Since this is my third blog post of the day, let's jump right into it. Highlights of the show include:
- Danielle Wade couldn't be more perfect as Dorothy. Her voice is a powerful instrument and she exhibits incredible control over it; her "Over the Rainbow" is a thing of beauty. She also possesses the charm and likeability necessary in the beloved heroine.
- Dorothy's three Oz friends are perfectly delightful, from Jamie McKnight as the adorably scattered Scarecrow, to Mike Jackson as the tender tin man with the beautiful baritone, to Lee MacDougall as the tough but cowardly lion (who's a proud friend of Dorothy!). And they also exhibit their specific characteristics while in Kansas mode, which is fun to observe.
- The witches are wonderful and manage to differentiate themselves from both the movie and that other Oz musical adaptation (e.g., instead of pointy hats, they have pointy hair). Robin Evan Willis makes a lovely Glinda and Jacquelyn Piro Donovan is deliciously evil as the Wicked Witch (with one green leg sticking out from her dress ala Angelina Jolie).
- The opening number, a new song called "Nobody Understands Me," is a great song, a little more earthy and rustic than the Oz fantasy songs (this is Kansas, after all) and sets the stage well. Professor Marvel gets a new song, as does the Wizard and the Wicked Witch. I found the closing number "Almost Home" to be a little cheesy, but all-in-all I thought there was just the right amount of new songs and they all served a purpose.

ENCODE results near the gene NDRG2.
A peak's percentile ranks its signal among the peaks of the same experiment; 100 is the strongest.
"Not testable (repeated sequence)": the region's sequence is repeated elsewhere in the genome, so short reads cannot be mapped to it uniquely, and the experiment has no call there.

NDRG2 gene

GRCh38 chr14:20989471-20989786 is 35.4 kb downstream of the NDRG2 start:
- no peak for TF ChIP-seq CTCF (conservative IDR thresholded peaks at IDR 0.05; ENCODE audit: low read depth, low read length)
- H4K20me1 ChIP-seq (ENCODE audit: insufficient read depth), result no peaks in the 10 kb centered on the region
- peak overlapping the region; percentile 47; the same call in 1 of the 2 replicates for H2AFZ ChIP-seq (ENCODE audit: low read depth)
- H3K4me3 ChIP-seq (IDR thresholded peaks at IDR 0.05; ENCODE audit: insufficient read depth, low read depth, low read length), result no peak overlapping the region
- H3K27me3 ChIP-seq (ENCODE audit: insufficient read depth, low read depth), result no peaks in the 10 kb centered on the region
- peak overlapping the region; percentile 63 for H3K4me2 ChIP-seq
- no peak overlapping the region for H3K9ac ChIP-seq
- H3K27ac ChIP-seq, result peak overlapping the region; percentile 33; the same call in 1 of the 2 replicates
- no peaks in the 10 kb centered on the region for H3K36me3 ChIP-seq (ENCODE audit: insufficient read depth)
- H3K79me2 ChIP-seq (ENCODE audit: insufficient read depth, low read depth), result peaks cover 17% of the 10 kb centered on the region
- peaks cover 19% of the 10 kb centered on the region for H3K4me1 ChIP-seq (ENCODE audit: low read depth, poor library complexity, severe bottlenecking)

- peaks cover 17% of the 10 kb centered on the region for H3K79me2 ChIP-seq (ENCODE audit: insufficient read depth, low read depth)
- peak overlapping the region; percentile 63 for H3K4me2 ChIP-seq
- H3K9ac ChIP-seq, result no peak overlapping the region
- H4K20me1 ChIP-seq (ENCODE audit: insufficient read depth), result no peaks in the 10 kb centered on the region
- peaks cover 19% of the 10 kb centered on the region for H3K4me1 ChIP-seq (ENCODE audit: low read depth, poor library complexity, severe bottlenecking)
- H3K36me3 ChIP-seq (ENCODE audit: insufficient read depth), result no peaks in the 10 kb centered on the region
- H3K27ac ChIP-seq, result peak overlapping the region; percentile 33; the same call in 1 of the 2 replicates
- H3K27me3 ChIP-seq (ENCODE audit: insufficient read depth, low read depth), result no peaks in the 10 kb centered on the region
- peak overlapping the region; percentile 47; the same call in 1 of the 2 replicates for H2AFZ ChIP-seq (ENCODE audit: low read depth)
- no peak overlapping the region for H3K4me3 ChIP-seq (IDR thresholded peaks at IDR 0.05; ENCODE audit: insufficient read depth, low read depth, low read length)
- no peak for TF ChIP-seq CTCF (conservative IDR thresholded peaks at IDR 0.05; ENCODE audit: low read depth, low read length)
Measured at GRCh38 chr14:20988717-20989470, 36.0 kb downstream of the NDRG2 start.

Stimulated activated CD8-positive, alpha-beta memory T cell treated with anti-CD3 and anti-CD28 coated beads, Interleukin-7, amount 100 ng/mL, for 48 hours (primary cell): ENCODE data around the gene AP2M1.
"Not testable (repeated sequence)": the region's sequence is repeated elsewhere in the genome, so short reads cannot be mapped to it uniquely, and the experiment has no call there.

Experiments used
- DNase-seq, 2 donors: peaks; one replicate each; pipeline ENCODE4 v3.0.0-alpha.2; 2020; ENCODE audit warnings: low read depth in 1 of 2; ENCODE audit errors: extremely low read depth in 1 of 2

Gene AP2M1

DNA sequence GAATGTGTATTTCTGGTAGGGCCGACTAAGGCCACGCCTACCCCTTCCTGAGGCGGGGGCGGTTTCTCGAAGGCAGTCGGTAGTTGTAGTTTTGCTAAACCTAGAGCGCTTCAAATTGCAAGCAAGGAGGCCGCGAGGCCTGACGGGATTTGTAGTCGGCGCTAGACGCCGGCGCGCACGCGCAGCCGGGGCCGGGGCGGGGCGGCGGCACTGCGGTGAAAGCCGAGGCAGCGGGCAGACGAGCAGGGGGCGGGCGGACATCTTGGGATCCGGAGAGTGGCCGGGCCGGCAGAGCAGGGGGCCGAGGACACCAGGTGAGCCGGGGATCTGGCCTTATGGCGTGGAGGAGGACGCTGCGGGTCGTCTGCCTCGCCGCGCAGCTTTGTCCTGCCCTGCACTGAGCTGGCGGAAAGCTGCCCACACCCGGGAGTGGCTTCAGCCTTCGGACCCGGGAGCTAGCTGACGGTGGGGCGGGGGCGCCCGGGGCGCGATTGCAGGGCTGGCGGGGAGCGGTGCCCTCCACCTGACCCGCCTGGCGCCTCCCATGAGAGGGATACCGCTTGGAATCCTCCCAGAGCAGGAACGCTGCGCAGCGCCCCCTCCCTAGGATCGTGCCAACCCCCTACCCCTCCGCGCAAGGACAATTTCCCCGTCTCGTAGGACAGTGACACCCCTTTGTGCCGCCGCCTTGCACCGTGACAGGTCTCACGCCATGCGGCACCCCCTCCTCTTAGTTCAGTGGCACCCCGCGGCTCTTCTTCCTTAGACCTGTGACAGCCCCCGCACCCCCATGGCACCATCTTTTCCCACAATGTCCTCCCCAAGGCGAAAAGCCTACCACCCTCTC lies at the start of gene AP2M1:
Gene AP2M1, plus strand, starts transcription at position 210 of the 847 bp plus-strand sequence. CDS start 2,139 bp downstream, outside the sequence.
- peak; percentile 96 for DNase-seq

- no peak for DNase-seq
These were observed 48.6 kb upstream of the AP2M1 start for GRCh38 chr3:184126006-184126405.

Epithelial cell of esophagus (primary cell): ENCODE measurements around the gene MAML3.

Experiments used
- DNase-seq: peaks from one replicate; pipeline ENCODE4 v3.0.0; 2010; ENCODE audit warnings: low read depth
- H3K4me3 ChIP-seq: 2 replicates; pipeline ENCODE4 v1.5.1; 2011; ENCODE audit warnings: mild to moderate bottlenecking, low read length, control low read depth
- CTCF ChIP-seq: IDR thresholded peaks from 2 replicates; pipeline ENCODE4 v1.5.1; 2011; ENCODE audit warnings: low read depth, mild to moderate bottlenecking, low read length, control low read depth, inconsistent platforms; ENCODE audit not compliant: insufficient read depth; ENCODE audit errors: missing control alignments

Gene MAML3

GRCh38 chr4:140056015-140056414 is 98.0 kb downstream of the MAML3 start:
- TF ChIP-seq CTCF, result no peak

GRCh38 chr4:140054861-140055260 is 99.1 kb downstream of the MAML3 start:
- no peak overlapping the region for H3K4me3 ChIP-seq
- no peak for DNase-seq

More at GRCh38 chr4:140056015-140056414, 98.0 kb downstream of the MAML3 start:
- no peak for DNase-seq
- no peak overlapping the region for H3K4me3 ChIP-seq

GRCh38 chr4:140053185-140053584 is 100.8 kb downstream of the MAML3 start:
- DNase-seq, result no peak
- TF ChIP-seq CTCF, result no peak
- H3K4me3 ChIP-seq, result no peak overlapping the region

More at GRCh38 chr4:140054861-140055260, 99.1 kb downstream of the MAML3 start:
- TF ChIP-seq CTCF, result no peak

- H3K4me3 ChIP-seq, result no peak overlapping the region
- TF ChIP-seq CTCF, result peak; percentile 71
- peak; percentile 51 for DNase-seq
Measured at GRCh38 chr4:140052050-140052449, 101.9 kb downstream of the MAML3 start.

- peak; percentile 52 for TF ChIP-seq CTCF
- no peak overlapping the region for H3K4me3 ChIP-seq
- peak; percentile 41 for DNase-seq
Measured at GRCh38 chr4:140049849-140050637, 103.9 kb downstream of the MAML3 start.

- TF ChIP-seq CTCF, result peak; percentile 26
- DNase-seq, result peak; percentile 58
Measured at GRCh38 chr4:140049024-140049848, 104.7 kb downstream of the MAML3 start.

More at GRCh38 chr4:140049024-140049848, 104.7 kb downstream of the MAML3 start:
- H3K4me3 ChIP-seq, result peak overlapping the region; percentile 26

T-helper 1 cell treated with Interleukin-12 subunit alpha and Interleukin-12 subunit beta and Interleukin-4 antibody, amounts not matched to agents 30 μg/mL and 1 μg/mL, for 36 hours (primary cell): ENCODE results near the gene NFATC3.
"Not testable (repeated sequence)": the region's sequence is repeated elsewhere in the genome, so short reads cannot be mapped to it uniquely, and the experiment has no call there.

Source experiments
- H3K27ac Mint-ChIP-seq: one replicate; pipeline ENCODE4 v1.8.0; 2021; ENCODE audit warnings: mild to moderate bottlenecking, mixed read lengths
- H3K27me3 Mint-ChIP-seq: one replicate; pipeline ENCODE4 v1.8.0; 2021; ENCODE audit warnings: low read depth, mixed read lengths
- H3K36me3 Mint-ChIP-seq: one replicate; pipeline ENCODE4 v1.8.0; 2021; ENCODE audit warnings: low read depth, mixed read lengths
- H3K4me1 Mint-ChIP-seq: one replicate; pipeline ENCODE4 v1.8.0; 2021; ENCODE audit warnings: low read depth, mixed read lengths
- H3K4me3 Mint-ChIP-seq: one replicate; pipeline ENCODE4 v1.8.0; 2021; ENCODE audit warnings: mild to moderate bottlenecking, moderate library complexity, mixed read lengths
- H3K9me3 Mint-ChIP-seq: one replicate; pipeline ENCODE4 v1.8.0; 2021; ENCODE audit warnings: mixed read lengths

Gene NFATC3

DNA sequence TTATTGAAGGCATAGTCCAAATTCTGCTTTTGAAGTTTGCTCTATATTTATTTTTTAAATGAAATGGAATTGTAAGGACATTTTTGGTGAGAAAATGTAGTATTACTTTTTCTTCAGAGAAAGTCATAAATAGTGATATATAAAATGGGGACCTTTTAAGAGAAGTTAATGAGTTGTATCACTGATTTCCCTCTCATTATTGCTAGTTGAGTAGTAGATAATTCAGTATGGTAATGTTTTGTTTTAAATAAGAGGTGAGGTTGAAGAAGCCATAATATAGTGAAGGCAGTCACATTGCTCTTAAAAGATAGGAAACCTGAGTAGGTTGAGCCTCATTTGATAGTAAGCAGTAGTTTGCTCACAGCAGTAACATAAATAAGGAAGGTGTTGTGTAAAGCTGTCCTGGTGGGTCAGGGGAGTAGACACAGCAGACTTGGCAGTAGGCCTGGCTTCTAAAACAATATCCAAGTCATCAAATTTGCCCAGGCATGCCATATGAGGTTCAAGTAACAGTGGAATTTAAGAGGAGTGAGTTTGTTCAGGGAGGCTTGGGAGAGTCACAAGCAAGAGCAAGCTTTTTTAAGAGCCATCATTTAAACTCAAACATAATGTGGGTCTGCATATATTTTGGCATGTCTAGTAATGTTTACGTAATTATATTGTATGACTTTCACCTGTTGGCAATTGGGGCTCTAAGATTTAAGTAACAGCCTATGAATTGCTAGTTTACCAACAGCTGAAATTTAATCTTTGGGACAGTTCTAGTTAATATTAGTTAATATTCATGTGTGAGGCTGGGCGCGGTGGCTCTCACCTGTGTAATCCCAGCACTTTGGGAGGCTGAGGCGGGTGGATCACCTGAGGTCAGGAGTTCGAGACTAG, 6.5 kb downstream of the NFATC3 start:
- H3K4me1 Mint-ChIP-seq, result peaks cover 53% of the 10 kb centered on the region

- The effective but not too elaborate sets use perspective and colors painted on two-dimensional pieces to create the various worlds of the play. The special effects, including the tornado and flying monkeys, are created with the use of video projections on both the backdrop and scrim, with lights shone both on stage and into the audience for dramatic effect. It's extremely clever and well-done. Don't get me wrong, I don't want to start seeing videos every time I go to the theater, but in this production, it works (sets designed by Jeremy Sams, video by Jon Driscoll, and lighting by Hugh Vanstone).
- The munchkins are completely adorable. Actors of normal height (or maybe a little on the short side) stand in such a way (slightly bent at knee and waist) that they appear to be smaller without looking awkward. Kudos to the ensemble that plays everything from munchkins to soldiers to ozians. And they're pretty fantastic dancers too in some great big dance numbers. The choreography (by Arlene Phillips) is fresh and new, but also familiar.
- The costumes are beautiful, from the blue-toned and playful munchkin costumes, to the sleek green dresses and suits of the ozians, to the familiar looks of Dorothy and friends.
- Last but not least, little Toto is played by a real dog, a consummate professional who hits every mark and does everything he (or she?) is supposed to.
Andrew Lloyd Webber's The Wizard of Oz is playing now through December 29. This production is the movie come to life, with new bits that add to the story and make it even more wonderful.